One Soul Now

( 1 )

Editorial Reviews

Barnes & Noble - David Sprague
Twenty years into their career, these Canadians have, in some ways, settled into a groove that's comfortable to both them and their cadre of fans. One Soul Now, however, is more a conglomeration of -- as that old wedding tradition would have it -- something old and something new than a rehashing of Junkie-dom past. The band's first studio outing in more than three years, the disc is certainly peppered with the languor that characterizes the Junkies' best-known material -- singer Margo Timmins is at her most ethereal on the appropriately titled "Notes Falling Slow." Yet One Soul Now is palpably more dynamic than might be expected. Michael Timmins's angular guitar ...
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Editorial Reviews

Barnes & Noble - David Sprague
Twenty years into their career, these Canadians have, in some ways, settled into a groove that's comfortable to both them and their cadre of fans. One Soul Now, however, is more a conglomeration of -- as that old wedding tradition would have it -- something old and something new than a rehashing of Junkie-dom past. The band's first studio outing in more than three years, the disc is certainly peppered with the languor that characterizes the Junkies' best-known material -- singer Margo Timmins is at her most ethereal on the appropriately titled "Notes Falling Slow." Yet One Soul Now is palpably more dynamic than might be expected. Michael Timmins's angular guitar riffing lends a post-punk tension to "Why This One," while the whole combo pitches in to buoy the unreconstructed optimism of "Stars of Our Stars." The overall vibe of the disc is -- not surprisingly -- rather introspective, with many songs (most notably "My Wild Child" and "No Long Journey Home") mulling over the puzzlement of encroaching middle age. That's an unusual move in a realm where perpetual adolescence is the order of the day, but the Cowboy Junkies have always been prone to unusual moves.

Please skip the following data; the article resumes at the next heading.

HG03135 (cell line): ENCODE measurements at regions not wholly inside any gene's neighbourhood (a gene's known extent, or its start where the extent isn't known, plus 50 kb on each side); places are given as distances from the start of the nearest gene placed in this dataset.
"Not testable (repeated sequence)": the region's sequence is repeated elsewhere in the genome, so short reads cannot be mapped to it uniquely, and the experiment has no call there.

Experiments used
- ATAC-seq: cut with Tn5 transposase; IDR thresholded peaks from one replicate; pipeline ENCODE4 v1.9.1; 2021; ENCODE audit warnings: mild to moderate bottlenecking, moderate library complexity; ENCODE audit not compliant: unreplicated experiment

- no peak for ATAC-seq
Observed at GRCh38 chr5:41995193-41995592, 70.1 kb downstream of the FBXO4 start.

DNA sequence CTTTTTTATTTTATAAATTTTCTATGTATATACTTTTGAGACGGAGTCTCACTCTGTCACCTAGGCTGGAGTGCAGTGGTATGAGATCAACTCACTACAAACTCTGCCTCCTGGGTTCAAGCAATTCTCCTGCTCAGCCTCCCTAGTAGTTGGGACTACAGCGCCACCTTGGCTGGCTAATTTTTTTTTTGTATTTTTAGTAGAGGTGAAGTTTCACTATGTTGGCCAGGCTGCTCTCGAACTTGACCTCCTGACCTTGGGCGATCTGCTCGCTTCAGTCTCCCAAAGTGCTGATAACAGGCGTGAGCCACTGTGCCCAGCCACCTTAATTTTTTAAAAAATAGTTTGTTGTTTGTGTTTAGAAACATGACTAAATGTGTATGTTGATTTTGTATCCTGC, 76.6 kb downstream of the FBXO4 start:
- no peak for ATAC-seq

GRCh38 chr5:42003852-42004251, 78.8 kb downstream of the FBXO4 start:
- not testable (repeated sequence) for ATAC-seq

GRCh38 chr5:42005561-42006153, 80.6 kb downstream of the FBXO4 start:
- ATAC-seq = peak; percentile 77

All Music Guide - Ronnie D. Lankford
While it seems more common in the '80s, '90s, and beyond for a good band to remain intact for ten-plus years, they all face the same challenge: how does one continue to keep the music fresh and remain relevant? The Cowboy Junkies faced an uphill battle from the get-go, always living in the shadow of The Trinity Session 1988, and moving from the mainstream including major labels, radio play, and a gig on Saturday Night Live to just under the radar. Despite these changes, the Junkies have still been able to make great albums, like 1992's Black Eyed Man and 2001's Open. Both of these albums also showed a band willing to delve into new sounds country and classic rock, respectively and come up winners. One Soul Now seems to pick up where Open left off, retaining the tougher sound highlighted by edgy guitar work and a more rhythmic pulse. The title cut opens with acoustic guitar before transforming into a sleepy rocker that manages to be seductive and sinister at the same time. Margo Timmins' vocals are hypnotically lovely as usual, merging with bluesy guitar riffs and emerging above the morass as the chorus kicks in. Here, and on the following cut, "Why This One," it's easy to believe that the Junkies are going to pull off another coup. The arrangements and production of both cuts seem to bring a perfect balance to these songs, and the execution is handled with confidence. On second listen, however, Michael Timmins' songs tend to float more than move, and by the time the listener reaches the third cut, "My Wild Child," a familiar complaint against the Junkies emerges: the songs begin to fade into one another, more somnolent than hypnotic. Perhaps that's why a number of the later cuts choose different approaches by adding everything from organ to accordion to handclaps. Unfortunately, the guitar work on "Hunting Grounds" sounds like an outtake from "Dark Hole Again" on Open, while "Stars of Our Stars" seems cheerfully dissident from the surrounding material. Similar complaints can be made against the remainder of the album, with the Junkies veering between lethargic rockers like "Call You Baby" to atypically upbeat pieces like "No Long Journey Home." Longtime fans, wondering what the Cowboy Junkies have been up to for the last three years, will probably find several songs to like on One Soul Now. Newcomers will be much happier by picking up Open.
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Product Details

  • Release Date: 6/8/2004
  • Label: Zoe Records
  • UPC: 601143103629
  • Catalog Number: 431036
  • Sales rank: 267,327

Album Credits

Performance Credits
Cowboy Junkies Primary Artist
Alan Anton Bass, Group Member
Jeff Bird Percussion, Melodica, Electric Mando Cello
Jaro Czerwinec Accordion
Linford Detweiler Organ
Margo Timmins Vocals, Group Member
Michael Timmins Guitar, Group Member
Peter Timmins Drums, Group Member
Technical Credits
Dave Houghton Art Direction
Michael Timmins Composer, Producer, Engineer, Audio Production
Daryl Smith Engineer
Peter J. Moore Mastering
James Reeder Images, Cover Image
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    Posted November 22, 2009

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